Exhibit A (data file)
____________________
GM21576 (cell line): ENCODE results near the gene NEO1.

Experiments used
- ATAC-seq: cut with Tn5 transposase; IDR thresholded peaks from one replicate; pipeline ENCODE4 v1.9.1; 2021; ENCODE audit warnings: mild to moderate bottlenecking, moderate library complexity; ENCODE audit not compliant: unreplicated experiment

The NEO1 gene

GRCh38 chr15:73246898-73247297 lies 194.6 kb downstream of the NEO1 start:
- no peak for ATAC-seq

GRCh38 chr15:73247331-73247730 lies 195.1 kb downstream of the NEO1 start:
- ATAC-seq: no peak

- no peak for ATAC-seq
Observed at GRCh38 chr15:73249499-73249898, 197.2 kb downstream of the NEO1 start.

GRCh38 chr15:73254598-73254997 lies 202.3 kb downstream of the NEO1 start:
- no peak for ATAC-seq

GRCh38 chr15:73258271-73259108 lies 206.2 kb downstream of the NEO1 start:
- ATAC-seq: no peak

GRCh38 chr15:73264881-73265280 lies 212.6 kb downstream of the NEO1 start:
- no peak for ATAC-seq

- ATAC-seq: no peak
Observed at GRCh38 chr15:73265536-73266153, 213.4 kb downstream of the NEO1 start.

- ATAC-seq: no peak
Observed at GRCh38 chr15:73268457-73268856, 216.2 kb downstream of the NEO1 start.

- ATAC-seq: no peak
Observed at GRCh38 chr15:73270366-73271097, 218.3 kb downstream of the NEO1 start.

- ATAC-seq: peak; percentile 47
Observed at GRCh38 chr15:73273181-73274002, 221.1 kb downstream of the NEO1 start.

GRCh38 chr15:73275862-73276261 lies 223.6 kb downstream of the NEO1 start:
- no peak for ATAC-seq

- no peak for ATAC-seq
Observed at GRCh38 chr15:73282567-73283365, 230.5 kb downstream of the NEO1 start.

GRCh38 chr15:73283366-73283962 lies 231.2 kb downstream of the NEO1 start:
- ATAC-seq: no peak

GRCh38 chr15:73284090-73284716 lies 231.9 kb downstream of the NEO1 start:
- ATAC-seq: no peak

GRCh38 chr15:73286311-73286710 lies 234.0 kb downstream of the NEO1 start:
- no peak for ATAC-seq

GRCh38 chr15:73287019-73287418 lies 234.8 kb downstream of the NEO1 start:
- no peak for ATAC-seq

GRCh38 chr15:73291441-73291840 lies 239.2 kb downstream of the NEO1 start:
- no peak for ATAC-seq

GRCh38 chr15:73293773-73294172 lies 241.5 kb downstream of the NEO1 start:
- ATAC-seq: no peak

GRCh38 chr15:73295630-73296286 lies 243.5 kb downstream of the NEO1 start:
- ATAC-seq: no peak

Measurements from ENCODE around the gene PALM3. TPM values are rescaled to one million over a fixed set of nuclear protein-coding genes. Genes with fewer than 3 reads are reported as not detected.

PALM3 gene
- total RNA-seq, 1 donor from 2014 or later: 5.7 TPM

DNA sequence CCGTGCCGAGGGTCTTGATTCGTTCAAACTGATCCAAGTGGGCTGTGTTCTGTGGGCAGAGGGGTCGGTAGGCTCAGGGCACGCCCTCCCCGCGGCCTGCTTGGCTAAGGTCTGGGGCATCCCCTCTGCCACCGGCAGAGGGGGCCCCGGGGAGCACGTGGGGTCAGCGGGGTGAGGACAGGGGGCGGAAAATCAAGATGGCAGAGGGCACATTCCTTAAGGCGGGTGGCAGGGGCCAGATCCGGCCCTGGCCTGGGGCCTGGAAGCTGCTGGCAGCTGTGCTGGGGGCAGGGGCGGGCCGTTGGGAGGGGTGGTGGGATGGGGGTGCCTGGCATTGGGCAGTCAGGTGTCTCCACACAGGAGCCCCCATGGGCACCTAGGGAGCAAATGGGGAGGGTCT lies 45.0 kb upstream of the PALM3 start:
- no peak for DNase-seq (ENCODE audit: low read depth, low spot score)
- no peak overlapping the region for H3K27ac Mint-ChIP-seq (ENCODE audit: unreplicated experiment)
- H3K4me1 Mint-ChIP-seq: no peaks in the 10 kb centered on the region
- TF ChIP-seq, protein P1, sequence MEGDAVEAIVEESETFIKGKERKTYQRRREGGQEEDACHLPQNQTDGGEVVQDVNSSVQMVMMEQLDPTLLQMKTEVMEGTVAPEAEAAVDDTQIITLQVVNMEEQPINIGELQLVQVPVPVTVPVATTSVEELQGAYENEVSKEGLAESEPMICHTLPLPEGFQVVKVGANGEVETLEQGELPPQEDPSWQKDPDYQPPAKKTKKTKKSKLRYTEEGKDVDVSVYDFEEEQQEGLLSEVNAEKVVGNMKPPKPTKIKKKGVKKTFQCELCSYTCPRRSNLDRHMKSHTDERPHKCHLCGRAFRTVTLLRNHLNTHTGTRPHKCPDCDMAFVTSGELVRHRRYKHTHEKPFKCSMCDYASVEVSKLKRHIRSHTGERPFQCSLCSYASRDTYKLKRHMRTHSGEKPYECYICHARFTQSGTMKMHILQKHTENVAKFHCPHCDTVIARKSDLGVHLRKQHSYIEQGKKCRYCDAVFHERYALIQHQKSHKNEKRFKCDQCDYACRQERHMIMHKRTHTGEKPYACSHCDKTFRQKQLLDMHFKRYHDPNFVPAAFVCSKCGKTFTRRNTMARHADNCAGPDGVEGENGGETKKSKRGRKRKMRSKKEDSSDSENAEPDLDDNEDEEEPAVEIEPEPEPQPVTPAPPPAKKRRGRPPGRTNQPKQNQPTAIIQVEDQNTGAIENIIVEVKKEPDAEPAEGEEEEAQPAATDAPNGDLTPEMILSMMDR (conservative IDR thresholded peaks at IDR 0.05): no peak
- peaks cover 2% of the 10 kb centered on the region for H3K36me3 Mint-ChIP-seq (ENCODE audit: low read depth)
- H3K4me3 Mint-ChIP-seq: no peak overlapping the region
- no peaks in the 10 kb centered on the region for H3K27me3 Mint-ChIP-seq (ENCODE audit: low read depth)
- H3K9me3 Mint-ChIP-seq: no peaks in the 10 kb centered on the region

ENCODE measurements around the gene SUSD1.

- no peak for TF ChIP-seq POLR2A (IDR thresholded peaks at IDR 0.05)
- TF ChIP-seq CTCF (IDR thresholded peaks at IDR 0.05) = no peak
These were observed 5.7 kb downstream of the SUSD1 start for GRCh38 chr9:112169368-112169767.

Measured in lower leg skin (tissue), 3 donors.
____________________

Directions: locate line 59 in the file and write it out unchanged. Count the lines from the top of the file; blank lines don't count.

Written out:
Measured in lower leg skin (tissue), 3 donors.